At the Library

The following free events are scheduled at the Los Altos main library, 13 S. San Antonio Road. Events are held in the Orchard Room unless otherwise noted. For more information, call 948-7683 or visit sccl.org/losaltos.

 

Community Briefs

LA History Museum looks to the sky

The Los Altos History Museum’s latest exhibition, “Instinct Extinct: The Great Pacific Flyway,” is scheduled to open Jan. 25 and run through April 1.

The display chronicles the story of birds – their beauty, their biology, their migrations and their ecosystems.

At the Library

The following free events are scheduled at the Los Altos main library, 13 S. San Antonio Road. Events are held in the Orchard Room unless otherwise noted. For more information, call 948-7683 or visit sccl.org/losaltos.

 

Community Briefs

Foothills choirs perform MLK tribute

Foothills Congregational Church’s Ensemble, adult and bell choirs and the Cantabile Youth Singers of Silicon Valley are scheduled to perform a musical and spoken-word tribute to the work of Martin Luther King Jr., “Driving Out the Darkness,” 2 p.m. Jan. 21 in the Foothills sanctuary, 461 Orange Ave., Los Altos.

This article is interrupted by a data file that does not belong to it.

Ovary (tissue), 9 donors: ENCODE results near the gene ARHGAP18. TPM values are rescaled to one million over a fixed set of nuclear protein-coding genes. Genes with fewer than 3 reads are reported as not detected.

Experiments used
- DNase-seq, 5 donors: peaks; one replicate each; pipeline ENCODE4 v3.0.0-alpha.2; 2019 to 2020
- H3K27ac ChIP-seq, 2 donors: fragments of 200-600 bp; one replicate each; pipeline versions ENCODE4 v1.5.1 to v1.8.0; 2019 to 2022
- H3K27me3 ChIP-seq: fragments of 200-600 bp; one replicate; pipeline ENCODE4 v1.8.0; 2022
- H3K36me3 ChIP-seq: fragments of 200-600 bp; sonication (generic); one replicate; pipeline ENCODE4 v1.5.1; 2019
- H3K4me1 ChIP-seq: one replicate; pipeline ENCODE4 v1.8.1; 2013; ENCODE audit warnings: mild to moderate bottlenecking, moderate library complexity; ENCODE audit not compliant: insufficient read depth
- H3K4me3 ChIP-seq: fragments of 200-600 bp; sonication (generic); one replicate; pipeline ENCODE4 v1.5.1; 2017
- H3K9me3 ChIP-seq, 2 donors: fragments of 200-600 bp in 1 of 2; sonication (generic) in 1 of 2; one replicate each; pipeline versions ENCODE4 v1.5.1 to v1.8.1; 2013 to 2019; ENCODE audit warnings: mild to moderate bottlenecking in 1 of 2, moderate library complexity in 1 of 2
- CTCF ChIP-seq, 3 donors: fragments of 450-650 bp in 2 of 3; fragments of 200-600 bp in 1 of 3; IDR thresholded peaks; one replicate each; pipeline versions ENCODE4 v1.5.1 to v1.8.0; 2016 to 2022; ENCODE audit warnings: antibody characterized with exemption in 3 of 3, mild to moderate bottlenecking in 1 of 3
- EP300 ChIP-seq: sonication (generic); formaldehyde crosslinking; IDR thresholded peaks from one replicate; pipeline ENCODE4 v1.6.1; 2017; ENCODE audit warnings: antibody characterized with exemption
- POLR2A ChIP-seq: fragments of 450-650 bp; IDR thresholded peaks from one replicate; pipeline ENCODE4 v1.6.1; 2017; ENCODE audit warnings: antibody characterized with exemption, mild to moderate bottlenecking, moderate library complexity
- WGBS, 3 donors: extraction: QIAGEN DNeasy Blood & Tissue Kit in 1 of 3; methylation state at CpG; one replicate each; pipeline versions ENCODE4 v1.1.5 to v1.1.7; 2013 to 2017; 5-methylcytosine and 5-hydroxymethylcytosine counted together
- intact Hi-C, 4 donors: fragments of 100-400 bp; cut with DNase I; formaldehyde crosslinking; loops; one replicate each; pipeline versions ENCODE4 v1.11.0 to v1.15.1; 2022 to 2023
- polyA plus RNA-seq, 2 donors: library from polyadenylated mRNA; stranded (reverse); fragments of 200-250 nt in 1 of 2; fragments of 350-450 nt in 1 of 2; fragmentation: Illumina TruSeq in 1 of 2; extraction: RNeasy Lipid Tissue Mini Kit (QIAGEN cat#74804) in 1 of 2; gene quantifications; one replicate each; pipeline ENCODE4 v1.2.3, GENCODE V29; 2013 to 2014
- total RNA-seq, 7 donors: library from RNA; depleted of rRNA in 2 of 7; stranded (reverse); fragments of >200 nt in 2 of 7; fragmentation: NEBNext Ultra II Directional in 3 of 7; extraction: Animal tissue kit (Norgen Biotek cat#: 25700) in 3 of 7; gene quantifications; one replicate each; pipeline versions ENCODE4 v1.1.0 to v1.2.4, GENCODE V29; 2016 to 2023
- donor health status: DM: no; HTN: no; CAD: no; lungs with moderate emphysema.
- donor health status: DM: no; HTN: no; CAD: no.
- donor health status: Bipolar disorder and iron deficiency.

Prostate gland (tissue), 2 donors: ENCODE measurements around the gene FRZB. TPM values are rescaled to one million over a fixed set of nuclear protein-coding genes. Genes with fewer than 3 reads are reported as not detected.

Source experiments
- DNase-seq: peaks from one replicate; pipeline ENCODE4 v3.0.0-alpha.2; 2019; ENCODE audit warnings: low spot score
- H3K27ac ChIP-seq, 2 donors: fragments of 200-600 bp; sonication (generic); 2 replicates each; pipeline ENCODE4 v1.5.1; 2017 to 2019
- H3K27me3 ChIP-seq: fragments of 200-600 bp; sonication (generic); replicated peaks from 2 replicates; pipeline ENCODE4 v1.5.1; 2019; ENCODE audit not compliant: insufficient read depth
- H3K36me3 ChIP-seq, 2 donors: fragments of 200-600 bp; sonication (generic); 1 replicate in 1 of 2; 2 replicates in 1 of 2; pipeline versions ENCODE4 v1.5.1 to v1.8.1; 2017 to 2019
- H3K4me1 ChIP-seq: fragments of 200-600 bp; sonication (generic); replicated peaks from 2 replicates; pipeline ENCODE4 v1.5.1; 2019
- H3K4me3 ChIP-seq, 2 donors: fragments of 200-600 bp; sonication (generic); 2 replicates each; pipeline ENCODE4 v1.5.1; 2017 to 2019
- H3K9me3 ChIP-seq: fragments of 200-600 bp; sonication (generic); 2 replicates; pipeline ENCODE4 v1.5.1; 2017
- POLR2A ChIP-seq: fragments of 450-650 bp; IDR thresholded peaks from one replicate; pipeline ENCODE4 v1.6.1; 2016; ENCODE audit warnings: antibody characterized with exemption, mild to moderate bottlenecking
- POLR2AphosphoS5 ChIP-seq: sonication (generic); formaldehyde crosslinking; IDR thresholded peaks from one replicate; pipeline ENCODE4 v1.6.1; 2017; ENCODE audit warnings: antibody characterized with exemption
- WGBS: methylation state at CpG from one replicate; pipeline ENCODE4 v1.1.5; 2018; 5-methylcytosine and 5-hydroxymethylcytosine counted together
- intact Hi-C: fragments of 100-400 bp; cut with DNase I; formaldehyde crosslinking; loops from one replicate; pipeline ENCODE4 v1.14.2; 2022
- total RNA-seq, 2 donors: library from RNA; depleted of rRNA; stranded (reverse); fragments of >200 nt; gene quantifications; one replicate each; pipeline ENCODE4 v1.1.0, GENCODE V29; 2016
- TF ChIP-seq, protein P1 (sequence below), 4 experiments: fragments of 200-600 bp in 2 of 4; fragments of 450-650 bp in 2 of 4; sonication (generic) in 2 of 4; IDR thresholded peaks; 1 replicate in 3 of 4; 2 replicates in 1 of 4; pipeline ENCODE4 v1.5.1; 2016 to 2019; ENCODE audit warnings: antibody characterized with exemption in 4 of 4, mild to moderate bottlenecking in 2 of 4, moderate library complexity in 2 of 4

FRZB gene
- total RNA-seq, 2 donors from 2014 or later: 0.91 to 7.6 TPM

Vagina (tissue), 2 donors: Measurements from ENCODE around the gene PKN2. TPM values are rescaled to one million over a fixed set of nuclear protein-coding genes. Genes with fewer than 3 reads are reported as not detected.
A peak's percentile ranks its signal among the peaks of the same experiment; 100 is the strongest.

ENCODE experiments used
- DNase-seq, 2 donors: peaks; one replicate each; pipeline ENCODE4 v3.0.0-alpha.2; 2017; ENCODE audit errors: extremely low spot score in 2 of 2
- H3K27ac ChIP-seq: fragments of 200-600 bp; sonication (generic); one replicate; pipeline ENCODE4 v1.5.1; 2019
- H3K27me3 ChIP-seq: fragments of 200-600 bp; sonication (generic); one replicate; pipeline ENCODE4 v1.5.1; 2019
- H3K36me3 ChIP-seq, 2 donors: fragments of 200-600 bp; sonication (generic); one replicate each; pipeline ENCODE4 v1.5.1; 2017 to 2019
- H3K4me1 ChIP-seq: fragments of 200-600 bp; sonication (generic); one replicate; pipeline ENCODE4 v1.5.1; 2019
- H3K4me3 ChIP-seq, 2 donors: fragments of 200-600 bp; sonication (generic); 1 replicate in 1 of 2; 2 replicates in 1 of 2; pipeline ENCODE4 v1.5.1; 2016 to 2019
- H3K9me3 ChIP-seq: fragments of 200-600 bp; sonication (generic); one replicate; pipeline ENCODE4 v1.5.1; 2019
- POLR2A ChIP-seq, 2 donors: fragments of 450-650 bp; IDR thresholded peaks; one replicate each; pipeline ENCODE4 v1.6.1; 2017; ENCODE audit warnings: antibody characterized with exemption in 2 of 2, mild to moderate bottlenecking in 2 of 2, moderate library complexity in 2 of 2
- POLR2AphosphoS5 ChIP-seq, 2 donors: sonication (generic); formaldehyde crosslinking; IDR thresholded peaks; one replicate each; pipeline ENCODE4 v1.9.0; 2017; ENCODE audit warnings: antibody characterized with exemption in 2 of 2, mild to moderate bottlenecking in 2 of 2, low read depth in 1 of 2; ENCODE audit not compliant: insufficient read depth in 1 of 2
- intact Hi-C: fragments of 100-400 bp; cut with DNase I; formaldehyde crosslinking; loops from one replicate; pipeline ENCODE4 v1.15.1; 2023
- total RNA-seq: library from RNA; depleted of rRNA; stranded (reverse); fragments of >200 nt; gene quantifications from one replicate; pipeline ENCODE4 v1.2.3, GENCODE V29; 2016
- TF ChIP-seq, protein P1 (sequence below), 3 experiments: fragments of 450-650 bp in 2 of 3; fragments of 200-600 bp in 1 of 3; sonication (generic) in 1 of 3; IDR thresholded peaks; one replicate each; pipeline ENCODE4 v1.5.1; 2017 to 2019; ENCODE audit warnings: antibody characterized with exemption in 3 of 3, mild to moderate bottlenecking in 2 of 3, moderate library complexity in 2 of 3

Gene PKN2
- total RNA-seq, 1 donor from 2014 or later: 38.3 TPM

The choirs will celebrate the legacy of King’s call to social and civil change through nonviolent protest and discourse.

Morning Forum continues with Jan. 16 program

The 68th annual Morning Forum of Los Altos lecture series will continue Jan. 16 with travel journalist Rudy Maxa’s presentation on “The Transformative Power of Travel.”

Lectures are slated 10:15-11:45 a.m. the first and third Tuesdays of each month at Los Altos United Methodist Church, 655 Magdalena Ave.

Foothills Congregational Church to perform musical tribute to MLK

Foothills Congregational Church’s Ensemble, adult and bell choirs and the Cantabile Youth Singers of Silicon Valley are scheduled to perform a musical and spoken-word tribute to the work of Martin Luther King Jr., “Driving Out the Darkness,” 2 p.m. Jan. 21 in the Foothills sanctuary, 461 Orange Ave., Los Altos.

The choirs will celebrate the legacy of King’s call to social and civil change through nonviolent protest and discourse. According to concert organizers, King’s words are as relevant and powerful today as they were 60 years ago. They will remember the work of King and other civil rights activists, who labored to ensure equality, justice and peace for future generations. In doing so, organizers said, “we remember that the work is not finished,” and the music will aim to “inspire people to continue to spread the light that will drive out darkness in today’s uncertain world.”


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